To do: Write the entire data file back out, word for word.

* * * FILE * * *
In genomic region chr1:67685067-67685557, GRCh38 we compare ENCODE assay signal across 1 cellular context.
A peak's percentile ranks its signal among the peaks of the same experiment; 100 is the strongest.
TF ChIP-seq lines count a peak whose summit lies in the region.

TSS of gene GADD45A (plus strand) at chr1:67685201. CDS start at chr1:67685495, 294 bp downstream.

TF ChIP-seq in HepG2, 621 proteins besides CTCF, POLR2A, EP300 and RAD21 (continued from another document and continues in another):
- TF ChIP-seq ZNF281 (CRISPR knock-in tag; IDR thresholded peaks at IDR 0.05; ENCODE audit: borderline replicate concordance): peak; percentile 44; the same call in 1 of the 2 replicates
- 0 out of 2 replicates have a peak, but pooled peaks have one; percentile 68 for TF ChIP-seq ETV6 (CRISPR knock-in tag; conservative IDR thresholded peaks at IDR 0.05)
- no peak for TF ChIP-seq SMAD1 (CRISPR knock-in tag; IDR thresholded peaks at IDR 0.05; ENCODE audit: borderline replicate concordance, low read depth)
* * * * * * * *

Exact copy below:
In genomic region chr1:67685067-67685557, GRCh38 we compare ENCODE assay signal across 1 cellular context.
A peak's percentile ranks its signal among the peaks of the same experiment; 100 is the strongest.
TF ChIP-seq lines count a peak whose summit lies in the region.

TSS of gene GADD45A (plus strand) at chr1:67685201. CDS start at chr1:67685495, 294 bp downstream.

TF ChIP-seq in HepG2, 621 proteins besides CTCF, POLR2A, EP300 and RAD21 (continued from another document and continues in another):
- TF ChIP-seq ZNF281 (CRISPR knock-in tag; IDR thresholded peaks at IDR 0.05; ENCODE audit: borderline replicate concordance): peak; percentile 44; the same call in 1 of the 2 replicates
- 0 out of 2 replicates have a peak, but pooled peaks have one; percentile 68 for TF ChIP-seq ETV6 (CRISPR knock-in tag; conservative IDR thresholded peaks at IDR 0.05)
- no peak for TF ChIP-seq SMAD1 (CRISPR knock-in tag; IDR thresholded peaks at IDR 0.05; ENCODE audit: borderline replicate concordance, low read depth)